Anders' color photo of the gibbous Earth hanging over the lunar surface was declared one of the "great images of the 20th century" and among "100 photographs that changed the world" as selected by the editors of TIME and LIFE magazines. Five months after the Apollo 8 crew returned to Earth, the U.S. Postal Service issued a postage stamp depicting Anders' "Earthrise."

But as well known as the photograph became, the details regarding its creation were limited for four decades to the astronauts' anecdotes. Then Ernie Wright, the project lead with the Scientific Visualization Studio at NASA's Goddard Space Flight Center in Maryland began reassembling the Apollo 8 crew's experience using data returned by LRO.

"Earthrise," as photographed by the Apollo 8 crew on Christmas Eve 1968, laid over NASA's 2013 recreation using Lunar Reconnaissance Orbiter (LRO) data. CREDIT: NASA/GSFC (Image credit: NASA/GSFC)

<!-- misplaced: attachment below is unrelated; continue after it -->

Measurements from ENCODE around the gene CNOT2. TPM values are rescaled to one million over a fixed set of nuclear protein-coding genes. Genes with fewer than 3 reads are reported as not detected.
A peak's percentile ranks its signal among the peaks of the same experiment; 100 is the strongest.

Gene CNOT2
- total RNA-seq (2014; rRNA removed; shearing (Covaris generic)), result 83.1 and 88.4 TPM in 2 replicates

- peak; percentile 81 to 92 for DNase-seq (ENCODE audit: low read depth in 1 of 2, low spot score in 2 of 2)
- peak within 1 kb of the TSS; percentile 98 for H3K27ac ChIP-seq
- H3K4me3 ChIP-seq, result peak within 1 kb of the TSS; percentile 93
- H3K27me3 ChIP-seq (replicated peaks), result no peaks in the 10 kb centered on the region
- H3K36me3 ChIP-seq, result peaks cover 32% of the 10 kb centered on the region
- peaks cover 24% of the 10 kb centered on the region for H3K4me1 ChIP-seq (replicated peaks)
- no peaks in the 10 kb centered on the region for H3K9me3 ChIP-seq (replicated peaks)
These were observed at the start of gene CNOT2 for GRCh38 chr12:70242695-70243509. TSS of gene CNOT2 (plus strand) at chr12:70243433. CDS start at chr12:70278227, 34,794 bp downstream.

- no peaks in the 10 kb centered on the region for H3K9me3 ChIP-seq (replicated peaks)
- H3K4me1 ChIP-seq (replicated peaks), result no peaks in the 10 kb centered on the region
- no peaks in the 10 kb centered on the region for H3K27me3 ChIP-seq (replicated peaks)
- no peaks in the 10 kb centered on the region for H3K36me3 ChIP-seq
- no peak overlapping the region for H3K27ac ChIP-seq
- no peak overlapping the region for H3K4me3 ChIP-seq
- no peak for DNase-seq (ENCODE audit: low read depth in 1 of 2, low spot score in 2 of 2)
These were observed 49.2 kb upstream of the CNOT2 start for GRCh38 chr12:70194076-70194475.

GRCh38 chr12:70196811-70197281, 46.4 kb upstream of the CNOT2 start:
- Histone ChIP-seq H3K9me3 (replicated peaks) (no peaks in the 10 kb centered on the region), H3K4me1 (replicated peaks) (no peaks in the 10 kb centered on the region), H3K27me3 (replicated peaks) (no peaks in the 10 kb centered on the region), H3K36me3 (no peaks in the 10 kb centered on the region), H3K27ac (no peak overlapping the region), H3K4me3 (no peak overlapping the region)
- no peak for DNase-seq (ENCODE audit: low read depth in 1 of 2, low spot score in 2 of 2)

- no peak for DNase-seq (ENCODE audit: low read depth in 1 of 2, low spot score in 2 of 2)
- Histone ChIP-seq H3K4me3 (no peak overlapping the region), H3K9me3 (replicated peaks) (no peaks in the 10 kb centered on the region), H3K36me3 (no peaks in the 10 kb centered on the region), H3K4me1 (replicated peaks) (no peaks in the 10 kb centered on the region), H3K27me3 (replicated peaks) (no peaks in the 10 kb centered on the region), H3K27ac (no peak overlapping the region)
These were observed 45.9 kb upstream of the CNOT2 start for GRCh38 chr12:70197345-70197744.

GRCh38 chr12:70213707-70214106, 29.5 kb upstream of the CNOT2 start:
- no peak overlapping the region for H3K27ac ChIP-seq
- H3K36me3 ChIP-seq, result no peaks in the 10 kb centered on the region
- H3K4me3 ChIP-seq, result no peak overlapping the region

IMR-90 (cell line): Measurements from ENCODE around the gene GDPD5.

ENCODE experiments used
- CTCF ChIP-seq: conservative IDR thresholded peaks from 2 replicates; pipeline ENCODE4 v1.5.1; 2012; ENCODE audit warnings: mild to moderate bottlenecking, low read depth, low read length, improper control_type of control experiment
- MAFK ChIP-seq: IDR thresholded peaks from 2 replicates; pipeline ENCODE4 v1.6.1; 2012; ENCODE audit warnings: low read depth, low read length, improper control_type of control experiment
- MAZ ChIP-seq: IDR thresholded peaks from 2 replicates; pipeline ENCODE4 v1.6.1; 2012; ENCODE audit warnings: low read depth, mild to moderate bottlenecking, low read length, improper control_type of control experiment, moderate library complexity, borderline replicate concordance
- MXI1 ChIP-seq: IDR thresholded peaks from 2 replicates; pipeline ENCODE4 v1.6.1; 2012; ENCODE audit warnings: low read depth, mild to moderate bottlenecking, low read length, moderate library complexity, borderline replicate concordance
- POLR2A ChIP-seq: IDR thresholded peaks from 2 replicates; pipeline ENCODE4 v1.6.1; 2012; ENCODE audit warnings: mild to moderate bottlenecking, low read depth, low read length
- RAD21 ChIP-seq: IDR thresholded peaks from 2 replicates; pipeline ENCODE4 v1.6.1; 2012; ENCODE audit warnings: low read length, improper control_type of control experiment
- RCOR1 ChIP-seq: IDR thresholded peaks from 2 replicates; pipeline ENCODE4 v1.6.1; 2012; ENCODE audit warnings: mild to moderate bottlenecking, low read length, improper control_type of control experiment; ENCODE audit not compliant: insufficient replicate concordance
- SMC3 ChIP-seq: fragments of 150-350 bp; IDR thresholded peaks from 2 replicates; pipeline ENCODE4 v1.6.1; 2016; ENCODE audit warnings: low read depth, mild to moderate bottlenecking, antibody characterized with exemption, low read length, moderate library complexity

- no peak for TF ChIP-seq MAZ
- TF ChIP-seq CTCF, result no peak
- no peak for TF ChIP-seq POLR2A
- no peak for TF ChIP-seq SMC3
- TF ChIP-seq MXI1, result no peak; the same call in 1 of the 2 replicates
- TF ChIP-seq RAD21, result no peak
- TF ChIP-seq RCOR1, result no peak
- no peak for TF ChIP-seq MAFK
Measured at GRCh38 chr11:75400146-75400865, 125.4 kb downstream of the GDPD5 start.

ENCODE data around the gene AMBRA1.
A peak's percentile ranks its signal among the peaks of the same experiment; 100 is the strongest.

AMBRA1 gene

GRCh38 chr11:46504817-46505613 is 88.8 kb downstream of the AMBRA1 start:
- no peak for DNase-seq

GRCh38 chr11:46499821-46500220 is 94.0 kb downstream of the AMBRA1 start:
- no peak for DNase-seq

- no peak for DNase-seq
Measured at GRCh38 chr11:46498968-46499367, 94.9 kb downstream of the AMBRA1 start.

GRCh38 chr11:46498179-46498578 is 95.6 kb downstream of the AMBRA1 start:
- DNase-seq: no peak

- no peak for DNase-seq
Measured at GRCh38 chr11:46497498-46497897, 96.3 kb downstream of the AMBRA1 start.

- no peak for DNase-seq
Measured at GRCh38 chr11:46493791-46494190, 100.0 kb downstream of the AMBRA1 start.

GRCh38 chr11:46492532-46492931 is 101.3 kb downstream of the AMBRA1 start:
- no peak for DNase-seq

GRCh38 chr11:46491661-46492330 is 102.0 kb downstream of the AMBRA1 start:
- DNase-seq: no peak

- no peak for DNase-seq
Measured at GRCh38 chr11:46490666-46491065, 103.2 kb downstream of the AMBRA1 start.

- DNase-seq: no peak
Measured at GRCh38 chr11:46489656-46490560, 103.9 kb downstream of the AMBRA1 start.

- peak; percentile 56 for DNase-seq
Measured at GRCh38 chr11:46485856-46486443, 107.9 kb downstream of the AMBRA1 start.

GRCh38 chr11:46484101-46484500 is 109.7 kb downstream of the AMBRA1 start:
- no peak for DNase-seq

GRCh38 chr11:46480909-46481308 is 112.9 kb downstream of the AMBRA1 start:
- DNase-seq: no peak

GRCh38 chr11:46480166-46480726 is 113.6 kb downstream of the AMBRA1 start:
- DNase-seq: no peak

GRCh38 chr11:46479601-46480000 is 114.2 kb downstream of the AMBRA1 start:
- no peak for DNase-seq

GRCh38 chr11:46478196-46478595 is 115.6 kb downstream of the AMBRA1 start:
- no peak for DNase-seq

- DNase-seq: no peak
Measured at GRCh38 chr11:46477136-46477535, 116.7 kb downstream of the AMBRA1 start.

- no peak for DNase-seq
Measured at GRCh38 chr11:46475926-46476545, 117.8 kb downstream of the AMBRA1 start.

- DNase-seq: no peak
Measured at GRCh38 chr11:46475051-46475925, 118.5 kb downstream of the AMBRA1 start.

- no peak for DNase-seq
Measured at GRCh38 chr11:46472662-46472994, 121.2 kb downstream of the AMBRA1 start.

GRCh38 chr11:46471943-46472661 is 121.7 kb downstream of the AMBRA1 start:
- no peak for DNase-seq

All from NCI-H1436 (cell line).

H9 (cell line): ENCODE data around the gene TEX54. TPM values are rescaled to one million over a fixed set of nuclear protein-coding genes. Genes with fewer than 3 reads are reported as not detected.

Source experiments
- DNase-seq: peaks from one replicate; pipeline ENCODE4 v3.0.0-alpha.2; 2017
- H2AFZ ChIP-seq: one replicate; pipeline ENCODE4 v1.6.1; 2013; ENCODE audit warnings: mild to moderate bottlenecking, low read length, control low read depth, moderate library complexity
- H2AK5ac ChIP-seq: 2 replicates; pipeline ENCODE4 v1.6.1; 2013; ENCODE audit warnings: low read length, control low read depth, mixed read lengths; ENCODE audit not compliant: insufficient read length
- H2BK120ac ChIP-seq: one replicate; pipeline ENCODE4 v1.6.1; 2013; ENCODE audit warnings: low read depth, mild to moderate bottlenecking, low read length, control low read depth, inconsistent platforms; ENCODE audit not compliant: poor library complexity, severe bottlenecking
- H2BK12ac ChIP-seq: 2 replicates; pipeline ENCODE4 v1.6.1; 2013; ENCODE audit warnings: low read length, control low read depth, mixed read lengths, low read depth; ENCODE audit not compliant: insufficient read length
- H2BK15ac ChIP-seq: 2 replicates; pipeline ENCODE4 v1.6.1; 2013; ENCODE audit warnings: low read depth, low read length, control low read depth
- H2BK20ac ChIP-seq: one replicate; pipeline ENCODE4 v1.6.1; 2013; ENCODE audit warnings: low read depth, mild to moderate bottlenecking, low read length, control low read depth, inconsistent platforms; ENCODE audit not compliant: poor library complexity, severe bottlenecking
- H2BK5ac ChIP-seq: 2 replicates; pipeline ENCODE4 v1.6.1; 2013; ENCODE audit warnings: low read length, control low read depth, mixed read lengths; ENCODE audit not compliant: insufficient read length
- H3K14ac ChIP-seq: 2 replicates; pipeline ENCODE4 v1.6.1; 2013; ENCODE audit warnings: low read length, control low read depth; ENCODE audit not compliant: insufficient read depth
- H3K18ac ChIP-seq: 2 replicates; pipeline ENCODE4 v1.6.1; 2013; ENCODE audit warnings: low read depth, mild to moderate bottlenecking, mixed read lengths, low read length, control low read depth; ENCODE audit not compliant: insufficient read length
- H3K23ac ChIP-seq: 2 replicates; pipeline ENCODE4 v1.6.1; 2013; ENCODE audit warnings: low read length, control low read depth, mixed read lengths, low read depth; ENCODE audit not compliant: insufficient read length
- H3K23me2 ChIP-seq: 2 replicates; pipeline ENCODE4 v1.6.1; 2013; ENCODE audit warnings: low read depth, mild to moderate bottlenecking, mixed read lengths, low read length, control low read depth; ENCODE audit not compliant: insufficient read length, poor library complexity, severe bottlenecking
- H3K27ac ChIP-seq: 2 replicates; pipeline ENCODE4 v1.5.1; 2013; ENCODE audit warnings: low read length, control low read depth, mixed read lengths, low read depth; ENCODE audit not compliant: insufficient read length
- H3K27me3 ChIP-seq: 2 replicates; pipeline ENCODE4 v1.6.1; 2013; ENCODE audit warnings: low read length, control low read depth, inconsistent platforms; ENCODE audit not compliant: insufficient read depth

Friday's video release addressed those issues and more.For Earth Day in 2012, Wright debuted his first take on the "Earthrise" visualization. The flight time was compressed and the simulated Earth did not exactly duplicate what the Apollo 8 astronauts saw. [Watch the first version of the new 'Earthrise' visualization (Video)]

"The Earthrise visualization that we released for Earth Day last year really only scratched the surface," Wright said in a NASA interview. "The new visualization tells us not only what time the photos were taken, but also exactly which way the [Apollo 8] spacecraft was pointing and therefore which window each photo was taken from."

"This [is] also the first time we've released a video that's synchronized with the audio recording of the astronauts," he added.

Wright credits both the precise modern data from LRO and archival photos from the 1968 mission for making the new simulation possible.

"The key to the new work is a set of vertical stereo photos taken by Apollo 8," Wright said. "A camera was mounted in the rendezvous window that pointed straight down onto the lunar surface [and] it took a picture every 20 seconds. When the spacecraft rotated, so did the images."

"By registering each photo to a model of the terrain from LRO data, we can nail down the timing of the spacecraft's rotation," he said.